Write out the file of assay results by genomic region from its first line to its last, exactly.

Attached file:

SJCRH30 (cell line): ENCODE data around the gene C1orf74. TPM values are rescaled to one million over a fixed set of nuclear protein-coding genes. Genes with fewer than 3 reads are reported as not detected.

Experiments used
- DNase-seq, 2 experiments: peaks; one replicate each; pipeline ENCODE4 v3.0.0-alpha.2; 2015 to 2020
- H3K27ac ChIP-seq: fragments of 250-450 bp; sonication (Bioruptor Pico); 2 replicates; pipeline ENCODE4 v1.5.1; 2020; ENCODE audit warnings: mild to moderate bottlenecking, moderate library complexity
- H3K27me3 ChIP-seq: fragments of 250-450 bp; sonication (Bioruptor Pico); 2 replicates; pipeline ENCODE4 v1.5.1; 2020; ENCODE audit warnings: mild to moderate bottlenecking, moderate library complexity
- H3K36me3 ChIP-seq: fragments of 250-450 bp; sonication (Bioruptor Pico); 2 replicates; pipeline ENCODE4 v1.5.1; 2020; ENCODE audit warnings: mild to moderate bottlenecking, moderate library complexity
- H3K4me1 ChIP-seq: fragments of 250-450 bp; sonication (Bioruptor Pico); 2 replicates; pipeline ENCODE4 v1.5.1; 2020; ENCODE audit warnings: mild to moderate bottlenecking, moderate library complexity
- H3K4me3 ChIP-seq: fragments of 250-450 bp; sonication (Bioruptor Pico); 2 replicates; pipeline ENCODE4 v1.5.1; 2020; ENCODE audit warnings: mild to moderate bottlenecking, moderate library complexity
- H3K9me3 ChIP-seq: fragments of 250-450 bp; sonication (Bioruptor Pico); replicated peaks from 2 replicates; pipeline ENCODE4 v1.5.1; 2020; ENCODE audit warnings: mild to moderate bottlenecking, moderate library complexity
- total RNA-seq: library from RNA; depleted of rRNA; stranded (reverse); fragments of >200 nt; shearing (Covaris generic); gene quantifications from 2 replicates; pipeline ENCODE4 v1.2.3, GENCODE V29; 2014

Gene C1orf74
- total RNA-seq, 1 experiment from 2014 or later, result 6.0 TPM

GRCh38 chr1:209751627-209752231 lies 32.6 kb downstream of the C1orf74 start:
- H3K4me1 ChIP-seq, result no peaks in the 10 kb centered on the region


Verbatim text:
SJCRH30 (cell line): ENCODE data around the gene C1orf74. TPM values are rescaled to one million over a fixed set of nuclear protein-coding genes. Genes with fewer than 3 reads are reported as not detected.

Experiments used
- DNase-seq, 2 experiments: peaks; one replicate each; pipeline ENCODE4 v3.0.0-alpha.2; 2015 to 2020
- H3K27ac ChIP-seq: fragments of 250-450 bp; sonication (Bioruptor Pico); 2 replicates; pipeline ENCODE4 v1.5.1; 2020; ENCODE audit warnings: mild to moderate bottlenecking, moderate library complexity
- H3K27me3 ChIP-seq: fragments of 250-450 bp; sonication (Bioruptor Pico); 2 replicates; pipeline ENCODE4 v1.5.1; 2020; ENCODE audit warnings: mild to moderate bottlenecking, moderate library complexity
- H3K36me3 ChIP-seq: fragments of 250-450 bp; sonication (Bioruptor Pico); 2 replicates; pipeline ENCODE4 v1.5.1; 2020; ENCODE audit warnings: mild to moderate bottlenecking, moderate library complexity
- H3K4me1 ChIP-seq: fragments of 250-450 bp; sonication (Bioruptor Pico); 2 replicates; pipeline ENCODE4 v1.5.1; 2020; ENCODE audit warnings: mild to moderate bottlenecking, moderate library complexity
- H3K4me3 ChIP-seq: fragments of 250-450 bp; sonication (Bioruptor Pico); 2 replicates; pipeline ENCODE4 v1.5.1; 2020; ENCODE audit warnings: mild to moderate bottlenecking, moderate library complexity
- H3K9me3 ChIP-seq: fragments of 250-450 bp; sonication (Bioruptor Pico); replicated peaks from 2 replicates; pipeline ENCODE4 v1.5.1; 2020; ENCODE audit warnings: mild to moderate bottlenecking, moderate library complexity
- total RNA-seq: library from RNA; depleted of rRNA; stranded (reverse); fragments of >200 nt; shearing (Covaris generic); gene quantifications from 2 replicates; pipeline ENCODE4 v1.2.3, GENCODE V29; 2014

Gene C1orf74
- total RNA-seq, 1 experiment from 2014 or later, result 6.0 TPM

GRCh38 chr1:209751627-209752231 lies 32.6 kb downstream of the C1orf74 start:
- H3K4me1 ChIP-seq, result no peaks in the 10 kb centered on the region